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Culture & Religion

Are we really still eating egg whites?

New research shows protein synthesis is 40 greater post-workout when eating the whole egg. 
A picture taken on August 11, 2017 in Paris shows a raw egg. (Photo by Philippe Lopez/AFP/Getty Images)

On a recent trip to Las Vegas to visit my father, he suggested we head to Jamms for breakfast—the closest thing in the city to a Jersey diner, he tells me. Nostalgic, though not necessarily appealing. He was right, though: terrible decor, thousand-item menu, burnt coffee, the smell of rank cigarettes clinging to every piece of fabric on windows and bodies shuttled me back to my youth.

As we’re waiting for our table, I overhear someone order an egg white omelette. While I’m first struck they still exist, the conversation turns to the topic of “health.” Apparently, by consensus, egg whites are the way to go for optimal breakfasting in this corner of Vegas.

Apparently, the egg-white phenomenon is still rampant. As recently as 2014 the US experienced an egg white shortage. A bit of psychological jujitsu, common in the food industry, convinced consumers that eschewing the fatty yolk for a concentrated dose of protein is ideal, the added bonus of charging a premium for removal services in tow.

The general idea: eat the protein sans fat. But this was never a good idea. How often we have to learn that a whole foods is more than the sum of its macronutrients and micronutrients is not clear. Just as stripping fruit of fiber results in a soda-worthy shot of sugar, an egg is more than protein. 

Now a recent study from the University of Illinois at Urbana-Champaign says you’re not even getting optimal protein from the yolk-less substance, at least after a workout, the time when protein is in high demand for resistance training buffs.

Nicholas Bard, University of Illinois professor of kinesiology and community health, led the study, which found that people who ate 18 grams of protein from a whole egg had a 40 percent better muscle-building response than those who consumed an equivalent amount of protein from egg whites.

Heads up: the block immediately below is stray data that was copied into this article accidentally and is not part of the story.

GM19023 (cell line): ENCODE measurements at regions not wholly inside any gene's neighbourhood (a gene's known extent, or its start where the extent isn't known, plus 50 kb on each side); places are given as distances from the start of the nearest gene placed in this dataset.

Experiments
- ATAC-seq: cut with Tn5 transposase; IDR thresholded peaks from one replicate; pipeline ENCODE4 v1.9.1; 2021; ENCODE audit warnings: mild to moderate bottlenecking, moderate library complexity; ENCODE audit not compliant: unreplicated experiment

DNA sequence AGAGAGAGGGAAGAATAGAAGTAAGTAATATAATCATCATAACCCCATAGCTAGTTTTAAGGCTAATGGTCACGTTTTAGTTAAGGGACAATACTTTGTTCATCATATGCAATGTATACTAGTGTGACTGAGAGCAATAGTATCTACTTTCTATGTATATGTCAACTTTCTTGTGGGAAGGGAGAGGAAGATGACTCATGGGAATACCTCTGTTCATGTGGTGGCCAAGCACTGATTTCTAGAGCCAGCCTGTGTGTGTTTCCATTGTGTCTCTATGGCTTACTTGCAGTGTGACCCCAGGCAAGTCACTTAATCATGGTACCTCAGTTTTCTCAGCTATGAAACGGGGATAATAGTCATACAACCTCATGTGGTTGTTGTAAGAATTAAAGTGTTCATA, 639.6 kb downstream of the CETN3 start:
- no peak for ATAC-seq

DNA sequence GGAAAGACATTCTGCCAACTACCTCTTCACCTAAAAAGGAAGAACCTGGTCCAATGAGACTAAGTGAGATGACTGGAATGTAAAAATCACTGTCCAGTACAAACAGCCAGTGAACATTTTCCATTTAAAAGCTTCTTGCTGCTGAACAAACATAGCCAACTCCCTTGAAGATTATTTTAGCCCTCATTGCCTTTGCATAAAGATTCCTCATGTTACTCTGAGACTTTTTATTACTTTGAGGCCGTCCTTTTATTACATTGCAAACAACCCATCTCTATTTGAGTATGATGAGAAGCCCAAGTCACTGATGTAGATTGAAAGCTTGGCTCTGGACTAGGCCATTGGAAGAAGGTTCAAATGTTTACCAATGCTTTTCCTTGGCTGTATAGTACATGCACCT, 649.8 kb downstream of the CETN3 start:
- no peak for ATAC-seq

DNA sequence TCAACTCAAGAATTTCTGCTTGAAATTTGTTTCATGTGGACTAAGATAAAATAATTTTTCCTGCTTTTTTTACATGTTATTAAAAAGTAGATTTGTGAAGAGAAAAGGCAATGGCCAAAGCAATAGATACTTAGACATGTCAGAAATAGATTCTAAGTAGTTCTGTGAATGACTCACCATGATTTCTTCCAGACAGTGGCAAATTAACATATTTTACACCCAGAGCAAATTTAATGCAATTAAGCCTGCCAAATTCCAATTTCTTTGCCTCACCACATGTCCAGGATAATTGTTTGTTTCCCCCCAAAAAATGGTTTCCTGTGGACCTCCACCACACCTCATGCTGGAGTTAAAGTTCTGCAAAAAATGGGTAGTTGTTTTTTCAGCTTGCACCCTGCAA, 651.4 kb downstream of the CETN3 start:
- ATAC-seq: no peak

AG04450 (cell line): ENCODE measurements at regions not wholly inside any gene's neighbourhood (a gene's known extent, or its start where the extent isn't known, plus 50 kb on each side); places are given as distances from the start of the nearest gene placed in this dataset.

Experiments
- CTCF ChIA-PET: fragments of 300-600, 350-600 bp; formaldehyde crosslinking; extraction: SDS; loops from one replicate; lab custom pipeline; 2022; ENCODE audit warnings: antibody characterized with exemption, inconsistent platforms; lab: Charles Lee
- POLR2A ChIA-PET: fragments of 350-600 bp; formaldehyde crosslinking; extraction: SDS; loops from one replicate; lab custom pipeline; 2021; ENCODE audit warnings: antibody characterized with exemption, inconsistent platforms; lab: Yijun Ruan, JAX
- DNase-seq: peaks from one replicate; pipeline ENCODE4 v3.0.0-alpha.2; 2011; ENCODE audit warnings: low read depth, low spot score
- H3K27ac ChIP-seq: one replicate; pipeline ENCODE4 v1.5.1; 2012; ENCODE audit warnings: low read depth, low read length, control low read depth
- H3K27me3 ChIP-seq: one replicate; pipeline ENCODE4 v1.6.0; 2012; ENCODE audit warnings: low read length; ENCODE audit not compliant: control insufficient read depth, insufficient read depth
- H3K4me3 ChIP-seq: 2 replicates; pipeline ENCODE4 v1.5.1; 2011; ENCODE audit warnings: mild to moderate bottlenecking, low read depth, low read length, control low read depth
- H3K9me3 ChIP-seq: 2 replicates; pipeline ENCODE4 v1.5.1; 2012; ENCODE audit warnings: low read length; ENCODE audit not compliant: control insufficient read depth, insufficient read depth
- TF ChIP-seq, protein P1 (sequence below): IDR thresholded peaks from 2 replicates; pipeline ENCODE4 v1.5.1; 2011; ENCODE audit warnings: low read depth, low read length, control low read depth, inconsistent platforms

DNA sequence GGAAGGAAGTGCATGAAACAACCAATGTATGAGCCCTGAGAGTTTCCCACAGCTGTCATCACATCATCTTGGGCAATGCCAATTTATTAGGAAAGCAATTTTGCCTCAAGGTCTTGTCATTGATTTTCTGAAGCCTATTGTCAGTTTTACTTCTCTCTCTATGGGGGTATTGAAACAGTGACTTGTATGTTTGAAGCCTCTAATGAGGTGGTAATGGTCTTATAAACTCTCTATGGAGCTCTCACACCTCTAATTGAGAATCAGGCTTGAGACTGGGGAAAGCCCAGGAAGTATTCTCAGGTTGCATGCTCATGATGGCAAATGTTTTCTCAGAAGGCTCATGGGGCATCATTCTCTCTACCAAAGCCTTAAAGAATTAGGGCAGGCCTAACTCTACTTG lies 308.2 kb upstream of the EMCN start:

The research, published in the American Journal of Clinical Nutrition, shows that whole foods are better assimilated than the sum of the macronutrients they contain. The team speculates that something in the yolk helps our body utilize the protein better. As Bard states,

This study suggests that eating protein within its most natural food matrix tends to be more beneficial to our muscles as opposed to getting one’s protein from isolated protein sources.

Using specially designed eggs that allowed researchers to track food-derived amino acids, ten young men performed one bout of resistance exercise and then consumed either whole eggs or egg whites. Before and after the session researchers took blood and muscle biopsies from each participant.

Interestingly, the same amount of dietary amino acids become available in each volunteer’s blood to build new protein—60 to 70 percent. Yet when protein synthesis in the muscle was measured, a different story unfolded.

Burd says this is important because people will get more protein synthesis when consuming the whole egg which, given the egg white trend’s financial trajectory, will actually save consumers money as well.

Humans evolved to identify and consume whole foods. While much of the verbiage around health is focused on the isolation of nutrients in every pill or powder form imaginable, most data show that consuming the whole instead of the parts is healthier.

Now that the eggy myth has been busted—it does not raise your cholesterol nearly as much as many other foods and is considered safe for daily consumption—we can continue to eat one of nature’s ideal foods guilt-free. It might not be trendy, but trends come and go while common wisdom stays the course.

Derek Beres is the author ofWhole Motion: Training Your Brain and Body For Optimal Health. Based in Los Angeles, he is working on a new book about spiritual consumerism. Stay in touch on Facebook and Twitter.


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